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The size of the areola can vary widely from woman to woman. A normal areola can be small, average, or large. It may even grow a bit and become darker during pregnancy.
And while a small areola is just as normal as a large one, it’s important to pay attention to the size of your areola when you’re breastfeeding. Your breasts and nipples may grow considerably, and your areolas may darken. Your breasts should return to their previous state once you stop producing breast milk. Yes, you read that correctly. While breast pumps are usually used for extracting breast milk from a woman’s breasts who is currently breastfeeding a baby, in some cases, they resulted in changes to the breast, nipple, and areola.
The suction that is caused by the breast pumps can cause the areola to increase in size and even darken in color. The Areola tissue helps support the nipple and to also make the nipple much more visible. When a baby is born it has very poor eyesight. The size of the areola helps the baby find the nipple when breastfeeding. This is also why the areolas darken during pregnancy.
2. Your Areola Gets Bigger. Your breasts change size throughout your menstrual cycle, dictated by your hormone levels. This is totally natural, and as your breasts change size, so may your areolae.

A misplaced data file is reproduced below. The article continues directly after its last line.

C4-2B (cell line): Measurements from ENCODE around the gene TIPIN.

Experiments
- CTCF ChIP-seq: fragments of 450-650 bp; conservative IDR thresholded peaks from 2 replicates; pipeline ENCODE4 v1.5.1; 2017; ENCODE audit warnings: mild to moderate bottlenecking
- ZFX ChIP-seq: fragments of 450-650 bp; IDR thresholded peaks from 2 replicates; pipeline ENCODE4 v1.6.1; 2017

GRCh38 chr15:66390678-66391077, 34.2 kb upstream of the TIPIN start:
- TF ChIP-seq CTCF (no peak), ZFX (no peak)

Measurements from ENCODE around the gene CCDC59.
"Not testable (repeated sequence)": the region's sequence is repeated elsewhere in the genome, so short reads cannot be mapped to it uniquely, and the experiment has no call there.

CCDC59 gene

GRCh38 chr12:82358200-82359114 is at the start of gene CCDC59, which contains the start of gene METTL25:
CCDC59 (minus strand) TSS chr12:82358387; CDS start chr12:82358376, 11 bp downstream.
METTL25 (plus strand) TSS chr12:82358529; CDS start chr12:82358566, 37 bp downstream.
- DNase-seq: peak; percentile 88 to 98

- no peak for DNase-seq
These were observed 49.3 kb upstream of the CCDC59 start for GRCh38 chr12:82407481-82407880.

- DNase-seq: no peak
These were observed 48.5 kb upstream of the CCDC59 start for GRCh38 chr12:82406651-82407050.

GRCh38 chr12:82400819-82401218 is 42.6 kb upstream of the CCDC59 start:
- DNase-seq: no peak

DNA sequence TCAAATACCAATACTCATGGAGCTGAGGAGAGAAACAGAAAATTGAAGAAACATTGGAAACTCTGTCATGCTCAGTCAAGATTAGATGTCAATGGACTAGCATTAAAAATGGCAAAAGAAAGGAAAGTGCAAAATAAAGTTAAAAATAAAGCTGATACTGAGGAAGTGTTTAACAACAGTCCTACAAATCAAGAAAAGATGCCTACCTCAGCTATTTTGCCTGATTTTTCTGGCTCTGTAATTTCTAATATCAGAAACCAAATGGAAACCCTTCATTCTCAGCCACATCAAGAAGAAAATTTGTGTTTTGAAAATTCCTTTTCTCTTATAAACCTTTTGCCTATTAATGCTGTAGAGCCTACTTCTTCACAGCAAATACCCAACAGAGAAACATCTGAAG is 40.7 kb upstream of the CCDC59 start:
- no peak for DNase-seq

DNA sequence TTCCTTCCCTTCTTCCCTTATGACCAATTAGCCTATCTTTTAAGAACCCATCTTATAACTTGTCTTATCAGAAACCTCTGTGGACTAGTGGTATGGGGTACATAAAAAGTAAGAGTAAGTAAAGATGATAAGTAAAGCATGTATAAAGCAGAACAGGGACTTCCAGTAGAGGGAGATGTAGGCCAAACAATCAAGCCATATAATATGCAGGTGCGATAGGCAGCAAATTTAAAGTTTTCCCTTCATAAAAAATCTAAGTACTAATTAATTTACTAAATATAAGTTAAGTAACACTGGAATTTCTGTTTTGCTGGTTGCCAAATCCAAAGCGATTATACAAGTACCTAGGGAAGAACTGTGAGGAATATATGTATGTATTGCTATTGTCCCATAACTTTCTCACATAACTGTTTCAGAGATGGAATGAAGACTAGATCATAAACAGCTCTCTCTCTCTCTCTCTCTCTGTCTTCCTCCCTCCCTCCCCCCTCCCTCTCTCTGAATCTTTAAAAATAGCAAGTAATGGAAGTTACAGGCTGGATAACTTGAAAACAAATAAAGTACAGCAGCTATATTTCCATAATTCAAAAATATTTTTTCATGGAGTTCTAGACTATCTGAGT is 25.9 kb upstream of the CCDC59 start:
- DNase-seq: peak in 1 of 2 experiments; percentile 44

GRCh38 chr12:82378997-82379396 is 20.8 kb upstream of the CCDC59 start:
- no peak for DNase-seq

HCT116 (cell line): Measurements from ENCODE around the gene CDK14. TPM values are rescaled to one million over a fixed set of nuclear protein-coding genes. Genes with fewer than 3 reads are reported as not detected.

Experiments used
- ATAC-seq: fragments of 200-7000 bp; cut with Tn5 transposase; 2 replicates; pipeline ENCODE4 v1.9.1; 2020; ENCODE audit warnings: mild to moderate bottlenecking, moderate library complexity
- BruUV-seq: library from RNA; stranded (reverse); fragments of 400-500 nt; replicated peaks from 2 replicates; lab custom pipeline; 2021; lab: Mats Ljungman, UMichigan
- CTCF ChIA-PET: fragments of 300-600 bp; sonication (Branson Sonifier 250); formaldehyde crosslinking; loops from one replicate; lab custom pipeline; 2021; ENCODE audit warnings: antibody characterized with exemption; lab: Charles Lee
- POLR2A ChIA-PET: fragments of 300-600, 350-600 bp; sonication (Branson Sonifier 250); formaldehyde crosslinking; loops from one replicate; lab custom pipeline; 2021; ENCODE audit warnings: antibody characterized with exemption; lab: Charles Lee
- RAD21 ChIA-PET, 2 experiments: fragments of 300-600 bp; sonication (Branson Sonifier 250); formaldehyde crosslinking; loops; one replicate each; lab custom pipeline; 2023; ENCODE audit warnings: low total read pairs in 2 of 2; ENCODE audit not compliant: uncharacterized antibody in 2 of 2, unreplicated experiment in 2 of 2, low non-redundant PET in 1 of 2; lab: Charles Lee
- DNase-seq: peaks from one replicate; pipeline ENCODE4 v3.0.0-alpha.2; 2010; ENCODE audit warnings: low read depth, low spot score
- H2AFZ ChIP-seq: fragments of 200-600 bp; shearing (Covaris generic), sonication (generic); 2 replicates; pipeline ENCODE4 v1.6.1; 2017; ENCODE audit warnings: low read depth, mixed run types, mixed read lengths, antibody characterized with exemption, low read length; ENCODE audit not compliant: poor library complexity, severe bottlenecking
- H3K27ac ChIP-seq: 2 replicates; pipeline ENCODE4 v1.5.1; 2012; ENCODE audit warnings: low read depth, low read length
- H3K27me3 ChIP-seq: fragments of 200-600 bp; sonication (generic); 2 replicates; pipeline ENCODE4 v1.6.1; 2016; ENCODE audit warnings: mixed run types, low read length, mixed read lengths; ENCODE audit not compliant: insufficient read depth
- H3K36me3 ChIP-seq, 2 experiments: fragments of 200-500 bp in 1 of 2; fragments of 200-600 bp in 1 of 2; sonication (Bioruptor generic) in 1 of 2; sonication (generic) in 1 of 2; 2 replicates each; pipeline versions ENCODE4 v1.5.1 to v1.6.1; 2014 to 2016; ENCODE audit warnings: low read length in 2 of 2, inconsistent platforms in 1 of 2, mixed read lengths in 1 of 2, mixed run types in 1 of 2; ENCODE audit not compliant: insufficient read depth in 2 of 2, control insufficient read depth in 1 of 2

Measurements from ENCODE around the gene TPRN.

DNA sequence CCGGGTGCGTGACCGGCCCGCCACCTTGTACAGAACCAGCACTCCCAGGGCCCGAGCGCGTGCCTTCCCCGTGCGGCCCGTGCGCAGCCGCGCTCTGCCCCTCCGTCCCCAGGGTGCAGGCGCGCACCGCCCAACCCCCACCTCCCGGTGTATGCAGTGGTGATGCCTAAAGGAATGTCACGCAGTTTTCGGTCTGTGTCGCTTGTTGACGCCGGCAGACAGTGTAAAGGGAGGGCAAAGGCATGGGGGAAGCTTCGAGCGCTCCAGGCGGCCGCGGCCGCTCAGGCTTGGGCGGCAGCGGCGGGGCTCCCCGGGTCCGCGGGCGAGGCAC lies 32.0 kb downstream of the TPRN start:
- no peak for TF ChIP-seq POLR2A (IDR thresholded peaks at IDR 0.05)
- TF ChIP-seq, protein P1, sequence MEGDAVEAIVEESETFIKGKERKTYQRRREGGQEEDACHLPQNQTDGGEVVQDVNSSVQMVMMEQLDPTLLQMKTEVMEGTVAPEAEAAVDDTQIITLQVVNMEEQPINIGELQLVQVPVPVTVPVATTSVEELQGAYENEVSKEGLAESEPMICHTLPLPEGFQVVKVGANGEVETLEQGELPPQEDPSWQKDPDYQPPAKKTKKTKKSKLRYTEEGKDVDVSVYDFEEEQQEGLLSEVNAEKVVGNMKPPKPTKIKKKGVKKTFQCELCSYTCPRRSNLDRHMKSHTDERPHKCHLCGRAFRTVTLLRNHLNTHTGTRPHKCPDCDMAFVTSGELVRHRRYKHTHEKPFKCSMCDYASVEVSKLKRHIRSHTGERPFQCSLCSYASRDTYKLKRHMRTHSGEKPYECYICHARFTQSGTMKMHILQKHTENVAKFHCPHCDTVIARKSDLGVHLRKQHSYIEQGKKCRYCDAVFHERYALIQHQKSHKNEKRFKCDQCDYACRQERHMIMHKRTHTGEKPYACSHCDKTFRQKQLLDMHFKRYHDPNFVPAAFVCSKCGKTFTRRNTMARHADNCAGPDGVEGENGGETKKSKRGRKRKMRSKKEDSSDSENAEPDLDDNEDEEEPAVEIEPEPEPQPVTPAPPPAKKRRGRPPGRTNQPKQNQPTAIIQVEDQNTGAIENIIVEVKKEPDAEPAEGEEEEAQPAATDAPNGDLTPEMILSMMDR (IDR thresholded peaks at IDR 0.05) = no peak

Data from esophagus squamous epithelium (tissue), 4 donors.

It’s also unique to your body, and no two sets are the same. The average areola is 4 centimeters in diameter, but some are much smaller and some are much bigger. It. What about nipple size and shape?
For moms dealing with engorgement and latch-on issues, nipple size and shape could have an effect. Babies may find it difficult to latch on to large, flat, or inverted nipples. But not to worry, you and your baby will get used to making it work over time.
The size and shape of your breasts have nothing to do with how much milk you will make. Your WIC staff can help you find the most comfortable breastfeeding position for your own size! Nipple Shape and Size. The size and shape of your nipples do not affect your ability to breastfeed.
Most babies can breastfeed no matter what mom’s nipple is like. To answer your question though, pregnancies, hormones, genes, breast fullness, sun/tanning light exposure, sheer luck, and sometimes breast size can effect the size and color of the areola. I’ve seen mamas with let’s say a 32A with most of the breast being areola. Nipple size does not affect a woman’s ability to breastfeed, new research suggests. Areola width differs substantially between women, a study found.
This suggests there is.
List of related literature:
|from Counseling the Nursing Mother|
|from Pregnancy, Childbirth, and the Newborn: The Complete Guide|
|from Mosby’s Guide to Physical Examination E-Book|
|from Foundations of Maternal-Newborn and Women’s Health Nursing E-Book|
|from Williams Textbook of Endocrinology E-Book|
|from Creasy and Resnik’s Maternal-Fetal Medicine: Principles and Practice|
|from Scientific Foundations and Principles of Practice in Musculoskeletal Rehabilitation E-Book|
|from For Women Only!: Your Guide to Health Empowerment|
|from Manual of Obstetrics E-book|
|from Williams Textbook of Endocrinology|